Follow-up visits to 50 'dirty hospital' trusts which failed inspection standards last autumn have revealed that 41 of them have moved from 'red' to 'amber' status.

As HSJ revealed earlier this month, inspections by patient environment action teams graded 250 hospitals 'red' - failing to meet core standards for cleanliness. Some of the worst offenders have had a special team of managers from 'green' hospitals to advise them where they are going wrong. The Department of Health said all hospitals will have received an unannounced visit by March of this year.

The results of the most recent tranche of visits were announced alongside an investment of£30m by April on top of£31m already allocated.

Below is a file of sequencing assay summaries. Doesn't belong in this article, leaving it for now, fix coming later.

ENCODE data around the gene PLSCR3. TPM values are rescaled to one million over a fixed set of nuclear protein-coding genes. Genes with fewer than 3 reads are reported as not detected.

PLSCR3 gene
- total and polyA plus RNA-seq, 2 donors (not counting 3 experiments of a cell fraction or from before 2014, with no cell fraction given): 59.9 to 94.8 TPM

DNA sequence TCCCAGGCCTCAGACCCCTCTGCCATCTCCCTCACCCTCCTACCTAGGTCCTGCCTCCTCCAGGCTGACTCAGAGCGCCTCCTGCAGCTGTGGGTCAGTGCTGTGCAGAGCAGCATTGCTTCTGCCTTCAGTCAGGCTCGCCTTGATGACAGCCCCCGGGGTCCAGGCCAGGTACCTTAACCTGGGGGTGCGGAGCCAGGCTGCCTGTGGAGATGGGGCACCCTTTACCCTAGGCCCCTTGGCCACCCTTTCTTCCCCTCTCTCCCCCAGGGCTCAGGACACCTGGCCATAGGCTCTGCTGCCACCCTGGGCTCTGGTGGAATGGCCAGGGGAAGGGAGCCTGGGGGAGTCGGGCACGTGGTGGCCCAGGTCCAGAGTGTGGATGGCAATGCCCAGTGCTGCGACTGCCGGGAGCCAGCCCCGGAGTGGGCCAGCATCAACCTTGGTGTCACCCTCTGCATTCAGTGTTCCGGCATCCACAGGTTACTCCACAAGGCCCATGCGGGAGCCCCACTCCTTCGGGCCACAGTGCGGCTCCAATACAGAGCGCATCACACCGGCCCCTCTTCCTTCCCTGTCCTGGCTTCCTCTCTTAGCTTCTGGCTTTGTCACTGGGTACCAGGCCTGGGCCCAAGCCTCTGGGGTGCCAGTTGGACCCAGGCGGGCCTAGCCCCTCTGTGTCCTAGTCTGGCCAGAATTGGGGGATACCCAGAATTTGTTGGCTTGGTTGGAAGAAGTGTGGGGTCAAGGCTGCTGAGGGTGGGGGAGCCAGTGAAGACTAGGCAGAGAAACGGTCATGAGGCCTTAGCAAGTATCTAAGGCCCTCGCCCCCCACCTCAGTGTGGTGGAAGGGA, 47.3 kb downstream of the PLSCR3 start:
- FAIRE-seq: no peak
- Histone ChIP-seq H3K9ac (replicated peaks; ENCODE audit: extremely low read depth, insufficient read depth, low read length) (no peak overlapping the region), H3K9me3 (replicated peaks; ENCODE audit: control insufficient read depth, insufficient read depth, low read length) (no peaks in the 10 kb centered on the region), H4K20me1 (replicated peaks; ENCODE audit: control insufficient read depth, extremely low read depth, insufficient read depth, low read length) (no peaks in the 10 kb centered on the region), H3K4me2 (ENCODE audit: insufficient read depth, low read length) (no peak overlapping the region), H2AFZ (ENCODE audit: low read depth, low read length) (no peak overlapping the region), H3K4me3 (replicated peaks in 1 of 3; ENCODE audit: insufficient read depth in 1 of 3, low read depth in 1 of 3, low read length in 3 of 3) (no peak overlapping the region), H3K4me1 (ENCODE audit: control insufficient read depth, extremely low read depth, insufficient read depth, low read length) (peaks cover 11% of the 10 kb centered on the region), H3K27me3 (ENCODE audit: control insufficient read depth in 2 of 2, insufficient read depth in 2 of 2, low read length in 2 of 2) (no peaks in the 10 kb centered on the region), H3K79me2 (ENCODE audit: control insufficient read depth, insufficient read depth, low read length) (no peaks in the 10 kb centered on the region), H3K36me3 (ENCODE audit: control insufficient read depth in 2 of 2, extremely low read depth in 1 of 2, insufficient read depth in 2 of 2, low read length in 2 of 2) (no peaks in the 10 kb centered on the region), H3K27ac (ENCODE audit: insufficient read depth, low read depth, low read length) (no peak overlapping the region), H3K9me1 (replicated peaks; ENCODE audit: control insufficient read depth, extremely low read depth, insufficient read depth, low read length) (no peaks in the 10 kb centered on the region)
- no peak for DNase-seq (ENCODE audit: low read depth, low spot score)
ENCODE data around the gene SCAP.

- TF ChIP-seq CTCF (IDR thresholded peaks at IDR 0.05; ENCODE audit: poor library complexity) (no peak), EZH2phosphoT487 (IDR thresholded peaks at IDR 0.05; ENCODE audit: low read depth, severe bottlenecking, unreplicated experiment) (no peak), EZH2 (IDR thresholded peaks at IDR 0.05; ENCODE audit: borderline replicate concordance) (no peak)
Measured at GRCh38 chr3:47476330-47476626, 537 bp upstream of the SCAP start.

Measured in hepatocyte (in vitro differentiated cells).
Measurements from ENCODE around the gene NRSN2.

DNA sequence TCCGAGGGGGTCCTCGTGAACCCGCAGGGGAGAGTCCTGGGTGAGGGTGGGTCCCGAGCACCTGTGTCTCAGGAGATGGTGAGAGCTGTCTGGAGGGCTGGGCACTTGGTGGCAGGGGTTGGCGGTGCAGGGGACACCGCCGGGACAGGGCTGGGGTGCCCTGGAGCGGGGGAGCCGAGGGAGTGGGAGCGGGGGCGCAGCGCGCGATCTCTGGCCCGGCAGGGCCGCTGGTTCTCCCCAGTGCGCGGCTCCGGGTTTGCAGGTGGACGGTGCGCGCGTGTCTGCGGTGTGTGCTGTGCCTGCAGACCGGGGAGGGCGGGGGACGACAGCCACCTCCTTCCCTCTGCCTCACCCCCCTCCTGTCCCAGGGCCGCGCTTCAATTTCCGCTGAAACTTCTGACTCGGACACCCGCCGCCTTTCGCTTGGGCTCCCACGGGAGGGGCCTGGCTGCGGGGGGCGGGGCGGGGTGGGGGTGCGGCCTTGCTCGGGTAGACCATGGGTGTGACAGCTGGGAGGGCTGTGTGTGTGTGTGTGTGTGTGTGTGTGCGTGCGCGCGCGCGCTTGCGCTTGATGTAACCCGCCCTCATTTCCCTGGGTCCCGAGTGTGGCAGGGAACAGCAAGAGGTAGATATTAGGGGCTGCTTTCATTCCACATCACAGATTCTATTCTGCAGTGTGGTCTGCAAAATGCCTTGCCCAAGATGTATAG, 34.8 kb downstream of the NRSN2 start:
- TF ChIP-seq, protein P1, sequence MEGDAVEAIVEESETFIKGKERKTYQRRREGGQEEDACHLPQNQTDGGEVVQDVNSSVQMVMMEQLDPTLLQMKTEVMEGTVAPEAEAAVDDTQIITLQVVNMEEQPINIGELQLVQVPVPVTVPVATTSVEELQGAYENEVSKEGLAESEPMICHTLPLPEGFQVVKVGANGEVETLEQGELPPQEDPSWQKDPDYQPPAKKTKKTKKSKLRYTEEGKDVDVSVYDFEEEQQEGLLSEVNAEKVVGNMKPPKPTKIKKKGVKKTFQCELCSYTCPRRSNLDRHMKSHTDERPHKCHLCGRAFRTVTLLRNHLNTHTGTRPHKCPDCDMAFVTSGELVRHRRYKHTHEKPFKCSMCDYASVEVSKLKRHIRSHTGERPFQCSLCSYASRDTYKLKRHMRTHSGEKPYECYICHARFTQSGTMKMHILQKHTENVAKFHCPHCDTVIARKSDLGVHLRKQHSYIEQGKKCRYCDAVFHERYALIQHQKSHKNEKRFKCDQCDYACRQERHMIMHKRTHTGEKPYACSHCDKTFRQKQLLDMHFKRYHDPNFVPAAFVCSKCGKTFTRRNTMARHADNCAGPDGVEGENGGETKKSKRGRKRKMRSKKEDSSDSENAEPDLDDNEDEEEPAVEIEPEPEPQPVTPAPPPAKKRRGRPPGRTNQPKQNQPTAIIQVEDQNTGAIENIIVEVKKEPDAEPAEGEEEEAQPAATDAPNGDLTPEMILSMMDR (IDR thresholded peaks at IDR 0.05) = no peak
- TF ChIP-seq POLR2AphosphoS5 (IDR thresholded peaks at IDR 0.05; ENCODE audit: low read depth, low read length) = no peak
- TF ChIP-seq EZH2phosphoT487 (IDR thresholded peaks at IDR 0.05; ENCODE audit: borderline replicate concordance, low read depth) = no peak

Health secretary Alan Milburn also outlined new plans which, from April, will give ward sisters the authority to agree with managers to withhold payments from contracted cleaning companies if standards are not reached. As a last resort, ward sisters could request that other cleaning arrangements should be made.

But the Association of Domestic Service Managers has reacted with concern, with national chair Helen Smith arguing that 'nurses do not have time to do that'.

'And although they have a certain amount of training, it is not sufficient. There would have to be a role for a professional who is technically competent to decide whether an area is clean or not.

'My understanding is that she will have responsibility for ensuring cleanliness, but she would delegate that to the domestic department.'

The association also argues that the additional money, though welcome, should be spent on recruitment.

'From the point of view of longterm benefits, it will not really help because it is non-recurring money. It will help with redecoration and replacing floor coverings, but it will not help the main problem, which is staffing, ' said Ms Smith.